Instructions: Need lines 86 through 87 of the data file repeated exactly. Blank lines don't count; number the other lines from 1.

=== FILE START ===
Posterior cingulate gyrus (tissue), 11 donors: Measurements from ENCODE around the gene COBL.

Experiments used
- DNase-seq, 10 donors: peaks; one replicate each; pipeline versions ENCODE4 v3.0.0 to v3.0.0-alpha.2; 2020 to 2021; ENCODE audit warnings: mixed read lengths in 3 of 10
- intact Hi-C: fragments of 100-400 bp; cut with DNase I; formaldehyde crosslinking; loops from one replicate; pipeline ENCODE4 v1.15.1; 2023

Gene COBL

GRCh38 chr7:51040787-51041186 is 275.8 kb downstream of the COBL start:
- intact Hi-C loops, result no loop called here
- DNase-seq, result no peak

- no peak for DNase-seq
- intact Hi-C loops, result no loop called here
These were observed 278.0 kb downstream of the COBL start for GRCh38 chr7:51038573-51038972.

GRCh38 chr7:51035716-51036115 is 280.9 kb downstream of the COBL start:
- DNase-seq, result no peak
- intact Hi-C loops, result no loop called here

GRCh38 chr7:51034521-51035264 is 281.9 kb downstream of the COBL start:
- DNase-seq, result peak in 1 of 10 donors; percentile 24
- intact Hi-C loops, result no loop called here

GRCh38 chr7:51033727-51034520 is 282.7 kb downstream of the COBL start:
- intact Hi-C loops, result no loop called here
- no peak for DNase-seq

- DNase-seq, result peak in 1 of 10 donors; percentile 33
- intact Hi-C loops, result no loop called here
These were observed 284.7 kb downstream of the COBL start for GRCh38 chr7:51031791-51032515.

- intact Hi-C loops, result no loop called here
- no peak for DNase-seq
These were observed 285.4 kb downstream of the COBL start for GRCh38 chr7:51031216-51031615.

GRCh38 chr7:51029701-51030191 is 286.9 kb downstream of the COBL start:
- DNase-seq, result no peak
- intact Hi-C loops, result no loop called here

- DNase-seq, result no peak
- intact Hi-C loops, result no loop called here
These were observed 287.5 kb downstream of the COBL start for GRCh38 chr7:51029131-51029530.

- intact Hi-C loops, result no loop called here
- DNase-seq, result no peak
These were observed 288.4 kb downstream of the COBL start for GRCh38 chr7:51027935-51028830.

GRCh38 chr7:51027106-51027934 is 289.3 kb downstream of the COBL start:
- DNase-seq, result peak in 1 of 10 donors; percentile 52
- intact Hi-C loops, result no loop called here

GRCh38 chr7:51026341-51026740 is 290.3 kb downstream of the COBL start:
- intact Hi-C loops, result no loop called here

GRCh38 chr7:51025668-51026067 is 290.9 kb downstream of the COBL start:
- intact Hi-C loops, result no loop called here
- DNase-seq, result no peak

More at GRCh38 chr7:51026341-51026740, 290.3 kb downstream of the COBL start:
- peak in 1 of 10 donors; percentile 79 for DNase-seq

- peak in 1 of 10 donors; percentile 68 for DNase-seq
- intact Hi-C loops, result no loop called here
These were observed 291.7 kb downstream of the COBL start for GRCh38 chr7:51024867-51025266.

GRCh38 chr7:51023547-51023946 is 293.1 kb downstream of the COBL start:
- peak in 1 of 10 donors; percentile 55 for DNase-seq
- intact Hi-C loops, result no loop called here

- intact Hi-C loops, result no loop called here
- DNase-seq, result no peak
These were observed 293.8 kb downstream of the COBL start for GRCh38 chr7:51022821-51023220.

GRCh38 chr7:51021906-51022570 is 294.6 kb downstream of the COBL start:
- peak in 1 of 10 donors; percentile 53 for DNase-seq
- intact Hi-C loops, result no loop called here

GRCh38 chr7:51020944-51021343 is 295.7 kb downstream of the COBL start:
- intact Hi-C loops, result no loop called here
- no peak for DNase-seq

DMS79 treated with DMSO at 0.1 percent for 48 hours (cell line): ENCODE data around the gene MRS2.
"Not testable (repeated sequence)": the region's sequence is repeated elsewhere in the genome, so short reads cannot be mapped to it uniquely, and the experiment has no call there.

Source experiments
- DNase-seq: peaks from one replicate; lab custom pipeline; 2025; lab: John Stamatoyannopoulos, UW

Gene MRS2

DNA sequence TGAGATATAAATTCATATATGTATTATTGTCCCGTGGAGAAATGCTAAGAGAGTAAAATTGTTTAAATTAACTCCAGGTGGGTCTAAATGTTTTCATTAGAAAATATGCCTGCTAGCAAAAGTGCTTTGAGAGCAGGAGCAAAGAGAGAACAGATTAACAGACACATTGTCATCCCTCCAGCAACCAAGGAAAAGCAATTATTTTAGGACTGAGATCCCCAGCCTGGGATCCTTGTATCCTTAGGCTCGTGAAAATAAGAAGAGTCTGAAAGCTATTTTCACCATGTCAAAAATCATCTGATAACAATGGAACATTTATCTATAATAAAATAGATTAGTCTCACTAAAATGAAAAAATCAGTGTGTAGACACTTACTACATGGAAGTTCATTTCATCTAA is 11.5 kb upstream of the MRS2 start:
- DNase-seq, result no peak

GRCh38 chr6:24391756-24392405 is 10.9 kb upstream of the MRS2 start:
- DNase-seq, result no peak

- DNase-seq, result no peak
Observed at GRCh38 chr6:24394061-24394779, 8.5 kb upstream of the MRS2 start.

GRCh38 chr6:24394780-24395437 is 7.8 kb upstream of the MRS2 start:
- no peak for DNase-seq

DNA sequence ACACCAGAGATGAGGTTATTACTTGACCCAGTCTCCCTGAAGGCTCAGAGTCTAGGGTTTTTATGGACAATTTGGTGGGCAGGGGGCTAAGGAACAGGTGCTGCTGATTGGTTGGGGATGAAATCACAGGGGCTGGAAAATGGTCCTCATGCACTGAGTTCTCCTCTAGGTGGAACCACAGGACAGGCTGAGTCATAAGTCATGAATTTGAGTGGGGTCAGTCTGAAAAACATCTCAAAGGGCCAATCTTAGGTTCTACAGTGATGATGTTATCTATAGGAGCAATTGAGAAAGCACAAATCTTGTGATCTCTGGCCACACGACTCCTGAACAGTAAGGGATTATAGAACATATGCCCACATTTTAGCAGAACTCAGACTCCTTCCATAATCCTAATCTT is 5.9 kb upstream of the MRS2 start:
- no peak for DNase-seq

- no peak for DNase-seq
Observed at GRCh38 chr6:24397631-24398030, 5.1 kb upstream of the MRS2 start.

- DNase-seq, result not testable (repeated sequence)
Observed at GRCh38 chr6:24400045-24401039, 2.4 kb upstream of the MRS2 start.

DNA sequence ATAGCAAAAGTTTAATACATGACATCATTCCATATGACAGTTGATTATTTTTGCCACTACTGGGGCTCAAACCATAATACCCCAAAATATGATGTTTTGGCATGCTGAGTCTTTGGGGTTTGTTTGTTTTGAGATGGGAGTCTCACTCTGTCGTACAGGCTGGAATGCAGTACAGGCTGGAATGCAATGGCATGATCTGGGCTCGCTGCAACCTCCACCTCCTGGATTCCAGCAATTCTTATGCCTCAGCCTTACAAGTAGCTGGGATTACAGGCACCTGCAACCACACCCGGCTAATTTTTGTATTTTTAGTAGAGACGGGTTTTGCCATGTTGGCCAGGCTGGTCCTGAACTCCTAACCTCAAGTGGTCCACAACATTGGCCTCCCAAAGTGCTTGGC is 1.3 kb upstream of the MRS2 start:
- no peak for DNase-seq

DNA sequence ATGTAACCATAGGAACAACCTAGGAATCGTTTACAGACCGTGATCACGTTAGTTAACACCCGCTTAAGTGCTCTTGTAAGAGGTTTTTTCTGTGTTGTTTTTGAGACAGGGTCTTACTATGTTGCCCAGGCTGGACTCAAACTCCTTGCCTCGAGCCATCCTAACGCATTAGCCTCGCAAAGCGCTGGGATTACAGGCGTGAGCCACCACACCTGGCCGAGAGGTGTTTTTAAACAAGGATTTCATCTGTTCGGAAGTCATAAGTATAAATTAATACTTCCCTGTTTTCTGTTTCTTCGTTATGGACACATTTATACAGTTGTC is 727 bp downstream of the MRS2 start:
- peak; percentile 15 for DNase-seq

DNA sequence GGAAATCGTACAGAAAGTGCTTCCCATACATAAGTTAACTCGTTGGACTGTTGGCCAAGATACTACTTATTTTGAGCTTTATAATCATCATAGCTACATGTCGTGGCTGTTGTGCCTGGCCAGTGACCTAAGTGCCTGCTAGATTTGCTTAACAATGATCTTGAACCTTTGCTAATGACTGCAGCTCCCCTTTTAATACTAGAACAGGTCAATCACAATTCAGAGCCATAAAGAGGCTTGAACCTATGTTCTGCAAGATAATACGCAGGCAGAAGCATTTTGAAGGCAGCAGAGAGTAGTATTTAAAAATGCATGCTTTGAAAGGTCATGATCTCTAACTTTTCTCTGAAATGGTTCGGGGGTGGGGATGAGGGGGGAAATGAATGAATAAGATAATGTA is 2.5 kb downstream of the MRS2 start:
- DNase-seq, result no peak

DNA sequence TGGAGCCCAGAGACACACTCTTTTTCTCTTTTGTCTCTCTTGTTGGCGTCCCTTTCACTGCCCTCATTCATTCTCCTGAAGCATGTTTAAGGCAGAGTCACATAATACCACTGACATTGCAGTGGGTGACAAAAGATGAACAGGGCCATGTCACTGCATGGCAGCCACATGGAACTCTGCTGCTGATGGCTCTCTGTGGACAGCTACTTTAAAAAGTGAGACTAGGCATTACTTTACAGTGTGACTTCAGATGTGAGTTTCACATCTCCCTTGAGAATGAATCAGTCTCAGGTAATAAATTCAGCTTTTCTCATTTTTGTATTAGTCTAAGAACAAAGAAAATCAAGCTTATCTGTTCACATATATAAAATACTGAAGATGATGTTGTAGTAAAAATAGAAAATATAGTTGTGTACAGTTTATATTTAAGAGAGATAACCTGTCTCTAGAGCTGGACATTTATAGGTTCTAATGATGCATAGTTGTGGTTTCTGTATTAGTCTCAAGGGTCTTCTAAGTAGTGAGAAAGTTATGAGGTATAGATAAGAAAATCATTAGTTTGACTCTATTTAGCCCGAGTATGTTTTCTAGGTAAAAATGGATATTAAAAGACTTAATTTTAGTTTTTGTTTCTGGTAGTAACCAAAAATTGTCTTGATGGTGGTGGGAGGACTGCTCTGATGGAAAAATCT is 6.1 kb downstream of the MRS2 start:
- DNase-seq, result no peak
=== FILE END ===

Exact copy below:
DNA sequence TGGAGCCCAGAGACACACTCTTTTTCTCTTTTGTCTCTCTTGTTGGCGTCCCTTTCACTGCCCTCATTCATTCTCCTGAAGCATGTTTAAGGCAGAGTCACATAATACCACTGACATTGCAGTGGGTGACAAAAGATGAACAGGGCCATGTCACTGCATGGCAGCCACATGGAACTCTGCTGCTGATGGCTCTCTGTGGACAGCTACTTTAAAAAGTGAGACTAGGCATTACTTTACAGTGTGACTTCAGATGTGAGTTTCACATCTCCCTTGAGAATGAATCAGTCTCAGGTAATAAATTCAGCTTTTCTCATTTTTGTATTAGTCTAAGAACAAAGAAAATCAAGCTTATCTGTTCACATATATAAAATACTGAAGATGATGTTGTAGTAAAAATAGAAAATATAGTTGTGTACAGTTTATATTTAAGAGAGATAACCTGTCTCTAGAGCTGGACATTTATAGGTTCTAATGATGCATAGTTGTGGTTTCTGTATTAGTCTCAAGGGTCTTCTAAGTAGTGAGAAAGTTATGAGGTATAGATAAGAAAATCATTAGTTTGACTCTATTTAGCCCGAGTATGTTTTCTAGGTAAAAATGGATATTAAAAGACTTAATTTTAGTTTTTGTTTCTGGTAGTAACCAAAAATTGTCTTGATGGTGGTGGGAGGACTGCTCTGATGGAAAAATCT is 6.1 kb downstream of the MRS2 start:
- DNase-seq, result no peak